Real Food and Plant Based Diet

Nutrition makes me come alive. I enjoy it so much that I try my best to live a healthy lifestyle everyday. I’m passionate about helping others understand nutrition and implement  changes into their own lives as well. It’s one way that I can extend love to others. Giving them the information and tools to live a healthy life and feel good from the inside out. It’s not easy, but it’s so worth it! Once you decide, take action and start to experience the benefits, you will find that there is a motivation that will start to well up inside of you. Then it will come more naturally.

So, why am I telling you this? As a Registered Dietitian, I want to give the best nutrition advice I can. And I’ve come to the conclusion that nutrition is constantly changing and becoming more and more confusing for the average consumer. What is the best diet? I get asked that all the time. It’s hard to pick one, but it is difficult to beat the simplicity of eating real food and mostly plants. And I want to tell you why.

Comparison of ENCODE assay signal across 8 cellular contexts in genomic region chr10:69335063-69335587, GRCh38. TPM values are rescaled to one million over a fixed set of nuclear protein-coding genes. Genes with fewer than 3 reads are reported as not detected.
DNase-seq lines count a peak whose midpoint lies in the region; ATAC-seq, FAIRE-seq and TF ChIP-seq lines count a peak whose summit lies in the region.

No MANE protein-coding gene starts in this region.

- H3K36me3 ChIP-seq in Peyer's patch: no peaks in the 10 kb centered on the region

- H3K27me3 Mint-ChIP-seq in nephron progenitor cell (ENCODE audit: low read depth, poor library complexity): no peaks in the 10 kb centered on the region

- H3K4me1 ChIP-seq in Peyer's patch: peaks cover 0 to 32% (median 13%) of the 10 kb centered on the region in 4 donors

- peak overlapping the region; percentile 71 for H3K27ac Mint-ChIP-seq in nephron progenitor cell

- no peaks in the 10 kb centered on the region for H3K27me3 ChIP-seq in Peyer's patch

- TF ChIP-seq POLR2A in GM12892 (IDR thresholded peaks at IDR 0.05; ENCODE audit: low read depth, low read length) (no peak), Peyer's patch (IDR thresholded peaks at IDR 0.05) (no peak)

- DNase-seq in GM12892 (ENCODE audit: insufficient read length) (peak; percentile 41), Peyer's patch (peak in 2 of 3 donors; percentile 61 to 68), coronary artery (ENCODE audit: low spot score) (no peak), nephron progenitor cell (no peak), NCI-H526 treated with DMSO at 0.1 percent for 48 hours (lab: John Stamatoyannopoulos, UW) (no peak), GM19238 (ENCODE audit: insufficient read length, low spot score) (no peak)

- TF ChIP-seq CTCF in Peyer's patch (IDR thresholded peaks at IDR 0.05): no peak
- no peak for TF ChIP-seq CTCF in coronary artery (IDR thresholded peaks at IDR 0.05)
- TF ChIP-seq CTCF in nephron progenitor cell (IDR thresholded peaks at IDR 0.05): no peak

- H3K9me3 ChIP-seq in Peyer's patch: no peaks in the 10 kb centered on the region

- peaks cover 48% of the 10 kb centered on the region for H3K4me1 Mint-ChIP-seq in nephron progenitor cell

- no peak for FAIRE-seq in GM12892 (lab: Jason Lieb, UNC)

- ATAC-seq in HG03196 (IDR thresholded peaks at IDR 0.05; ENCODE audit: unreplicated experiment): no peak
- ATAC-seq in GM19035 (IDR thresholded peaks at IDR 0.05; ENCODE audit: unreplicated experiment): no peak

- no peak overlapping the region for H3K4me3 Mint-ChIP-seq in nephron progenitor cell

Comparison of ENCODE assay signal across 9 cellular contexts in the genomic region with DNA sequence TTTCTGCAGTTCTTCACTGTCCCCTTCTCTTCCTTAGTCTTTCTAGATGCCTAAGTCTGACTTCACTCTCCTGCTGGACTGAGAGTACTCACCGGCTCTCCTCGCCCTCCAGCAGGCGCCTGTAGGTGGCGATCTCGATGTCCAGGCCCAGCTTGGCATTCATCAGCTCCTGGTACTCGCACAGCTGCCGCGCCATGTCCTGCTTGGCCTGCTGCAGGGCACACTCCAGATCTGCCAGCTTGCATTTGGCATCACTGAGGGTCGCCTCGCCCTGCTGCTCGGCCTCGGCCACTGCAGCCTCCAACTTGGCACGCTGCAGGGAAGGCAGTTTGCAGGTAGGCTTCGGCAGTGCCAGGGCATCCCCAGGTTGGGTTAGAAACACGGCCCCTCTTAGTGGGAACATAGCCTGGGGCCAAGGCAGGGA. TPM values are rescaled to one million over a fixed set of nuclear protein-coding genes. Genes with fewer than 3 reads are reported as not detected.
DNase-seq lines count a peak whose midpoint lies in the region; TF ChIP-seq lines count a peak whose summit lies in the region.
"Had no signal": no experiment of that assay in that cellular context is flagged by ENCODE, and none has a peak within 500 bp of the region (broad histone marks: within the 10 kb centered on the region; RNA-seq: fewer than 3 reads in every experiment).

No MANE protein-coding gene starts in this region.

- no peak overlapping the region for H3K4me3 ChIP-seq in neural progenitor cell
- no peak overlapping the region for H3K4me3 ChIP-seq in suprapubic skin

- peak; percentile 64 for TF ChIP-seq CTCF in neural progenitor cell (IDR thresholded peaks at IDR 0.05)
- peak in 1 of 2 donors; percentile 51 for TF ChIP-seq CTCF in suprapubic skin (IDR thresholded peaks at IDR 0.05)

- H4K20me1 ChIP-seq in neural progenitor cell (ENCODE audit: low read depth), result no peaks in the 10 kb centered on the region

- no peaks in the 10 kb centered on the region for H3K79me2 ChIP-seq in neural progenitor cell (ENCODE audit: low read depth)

“Let food be thy medicine and medicine be thy food” -Hippocrates

Why a Plant Based Diet?
produceI know after reading those words, there is already some push back. I hear you. I like meat too. And dairy. And eggs. A plant based diet seems impossible to many of us. Especially living in America and constantly being bombarded with the idea that we deserve fried chicken, a nice filet, or the next triple patty burger. But, have you ever considered what you are actually putting into your body when you eat that kind of stuff? There is a lot of speculation, but I won’t get into that in this post. Our bodies run off of the food we eat. We need good, nutritious fuel to keep us going. When it all comes down to it, I have realized whole foods (fruits, vegetables, and whole grains) are truly the building blocks of a healthy diet. As Michael Pollan said in The Defense of Food, “Eat food. Not too much. Mostly plants”. Continue reading Real Food and Plant Based Diet